Both of them came out in 2021.
(There's arguably a third that came out in 2008, but Val is only the a.k.a. title. The more common title is The Wave.)
How annoying must that be for Val Kilmer?
I watched Kilmer's Val, directed by Ting Poo and Leo Scott, on Tuesday night, as the seventh in my informal series of watching a documentary every alternate Tuesday. It's "informal" in that I don't write about most of them here on the blog, but otherwise it's quite forma, as in, I have not yet missed an alternate Tuesday since I resolved to do this back on August 3rd. (Three days before Val was released to Amazon Prime, in fact.)
I really liked the film. I had been worried it might be a vanity project for Kilmer, an actor who came of age on screen during my own years as a budding movie fan, and would rightly be considered as one of my generation's cherished icons. I never felt any particular affection for the guy -- I think I always felt there was something a little doofy about him. That analysis made me roll my eyes a bit when I heard there was a collection of Kilmer's videos over the years that had been compiled into a documentary feature.
What I didn't realize, or forgot if I had known it, is that Val Kilmer's current state is entirely free from vanity. His last six years have been marked by a struggle with and recovery from throat cancer, which resulted in two tracheotomies and an inability to speak except by plugging the hole in his neck and releasing that robotic sound in which the words can scarcely be recognized. If you listen closely you can hear what he's saying, but the film helpfully provides subtitles to make that much easier. According to Wikipedia, his voice has apparently been recreated this year using AI based on archival samples of his voice, but that has not yet happened in the timeline of Val.
In fact, the Val of Val is quite a figure of pity. Having gained and lost fortunes over the years, he had been on his way out as an actor even before he lost his voice, and one suspects he's not likely to go in front of a camera for a paying gig any time soon. Val shows him signing autographs at Comic-Con and living a lifestyle significantly reduced from what he had been accustomed to.
I think I gained a new appreciation of Kilmer in this film. The four decades of footage he had shot at various stages of his life is a really colorful way of assembling that life and giving us a clearer picture of it. However much I personally may have enjoyed him -- and to be sure, I periodically did -- he had an extremely diverse and interesting career in which he played multiple major icons, from Jim Morrison to Doc Holliday to Batman. And off screen, as I learned, he also played Mark Twain in a one-man stage show that the film characterizes as the realization of a career-long desire. It was also the last role he was playing before he got sick.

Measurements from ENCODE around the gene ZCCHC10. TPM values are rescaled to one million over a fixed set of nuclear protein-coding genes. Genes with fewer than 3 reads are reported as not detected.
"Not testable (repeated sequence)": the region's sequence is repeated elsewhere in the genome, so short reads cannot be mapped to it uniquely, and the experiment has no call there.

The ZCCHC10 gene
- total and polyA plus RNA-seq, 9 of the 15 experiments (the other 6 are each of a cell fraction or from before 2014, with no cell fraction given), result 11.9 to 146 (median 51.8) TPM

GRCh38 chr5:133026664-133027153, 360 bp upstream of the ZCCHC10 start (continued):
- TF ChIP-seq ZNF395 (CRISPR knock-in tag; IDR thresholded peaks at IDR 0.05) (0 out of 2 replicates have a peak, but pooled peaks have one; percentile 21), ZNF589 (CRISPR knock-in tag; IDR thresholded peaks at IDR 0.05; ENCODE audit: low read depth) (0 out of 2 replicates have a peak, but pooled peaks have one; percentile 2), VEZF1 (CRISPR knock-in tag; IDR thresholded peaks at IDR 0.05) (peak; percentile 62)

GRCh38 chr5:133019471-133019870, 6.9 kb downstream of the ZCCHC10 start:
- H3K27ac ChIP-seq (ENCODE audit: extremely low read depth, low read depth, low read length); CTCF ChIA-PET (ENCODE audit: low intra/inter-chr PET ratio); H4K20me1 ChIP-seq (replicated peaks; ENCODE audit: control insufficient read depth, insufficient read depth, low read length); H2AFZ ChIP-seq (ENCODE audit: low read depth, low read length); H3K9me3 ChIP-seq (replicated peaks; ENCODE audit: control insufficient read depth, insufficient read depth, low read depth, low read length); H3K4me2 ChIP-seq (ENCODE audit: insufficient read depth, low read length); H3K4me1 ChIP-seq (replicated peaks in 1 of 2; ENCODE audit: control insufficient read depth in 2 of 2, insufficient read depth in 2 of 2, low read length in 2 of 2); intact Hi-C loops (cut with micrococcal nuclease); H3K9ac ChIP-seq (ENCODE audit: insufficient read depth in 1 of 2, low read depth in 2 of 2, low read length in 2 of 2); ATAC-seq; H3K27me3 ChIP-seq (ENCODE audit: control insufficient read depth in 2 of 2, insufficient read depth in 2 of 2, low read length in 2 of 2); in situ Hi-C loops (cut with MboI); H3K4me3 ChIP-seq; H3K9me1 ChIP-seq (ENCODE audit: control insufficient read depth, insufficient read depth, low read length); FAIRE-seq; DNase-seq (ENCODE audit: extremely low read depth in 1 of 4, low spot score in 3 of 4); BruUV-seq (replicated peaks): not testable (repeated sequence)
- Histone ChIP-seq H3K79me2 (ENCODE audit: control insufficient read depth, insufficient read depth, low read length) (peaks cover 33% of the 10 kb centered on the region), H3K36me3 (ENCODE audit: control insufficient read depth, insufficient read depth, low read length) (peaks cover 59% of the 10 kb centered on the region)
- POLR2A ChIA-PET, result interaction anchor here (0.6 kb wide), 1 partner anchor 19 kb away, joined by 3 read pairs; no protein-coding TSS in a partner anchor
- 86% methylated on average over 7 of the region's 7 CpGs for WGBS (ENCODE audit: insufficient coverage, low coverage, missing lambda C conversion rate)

And so I now also have additional sympathy for Kilmer, learning that there is another film released in 2021 called Val.
This Val is directed by Aaron Fradkin and stars Misha Reeves, with the logline "A criminal on the run breaks into the home of a high-class escort, only to realize nothing is as it seems." It only dropped earlier this month, as IMDB says it had a "theatrical" release on October 1st, though that seems doubtful to me. October 5th is listed as the next release date, with a November 9th BluRay premiere.
Assuming you don't have an extremely specific title like Eternal Sunshine of the Spotless Mind, there's a decent chance your movie title has been used by someone else in the past or will be used by someone else in the future. Because the commercial appeal of the title is usually of paramount importance -- your Eternal Sunshines notwithstanding -- you're willing to make the sacrifice, knowing that the year in parentheses after the title will differentiate yours from others who went the same route.
That's not possible with Val, both of which will have the release year 2021. This may actually be more annoying for Fradkin and Reeves than it is for Kilmer. By having the far more prominent Val, Kilmer will probably know that his title does not require clarification, and that his collection of home movies will be the first thing most people think of when hearing the title. But it's got to be really annoying for the makers of the smaller film, who will have to keep saying "No, not the one about Val Kilmer."
Maybe it couldn't have been avoided. Kilmer's Val wasn't one of those movies delayed by the pandemic, at least as far as I can tell. IMDB shows it having a premiere at Cannes in July, at which point Fradkin's Val would have basically been done and dusted. I mean, maybe there's a way to cross-check films in production to figure out if your title is in use, but I kind of doubt it. A forehead slap was probably their only available reaction at the time.
The coincidences don't end there.
When two movies have the same title in the same year, IMDB differentiates them by a roman numeral after the title, as in Val (I) (2021). In fact, roman numerals come in quite handy on IMDB for people with the same name, and given the millions of names in the database, the roman numerals can sometimes rise up into the twenties. (Much higher than that, actually. When I looked up the name John Smith just now, one of the most prominent matches had the number CCLXXII after it. I had to google it to be sure, but that translates to 272.)
While Kilmer's Val does get the roman number I, Fradkin's Val does not get II. Actually there are three movies named Val in 2021, including this one with roman number II:
Fortunately, Ursula Monteiro's Val is a short, meaning hopefully both Kilmer and Fradkin can rest easy ... even if Fradkin may get a serious case of roman numeral envy.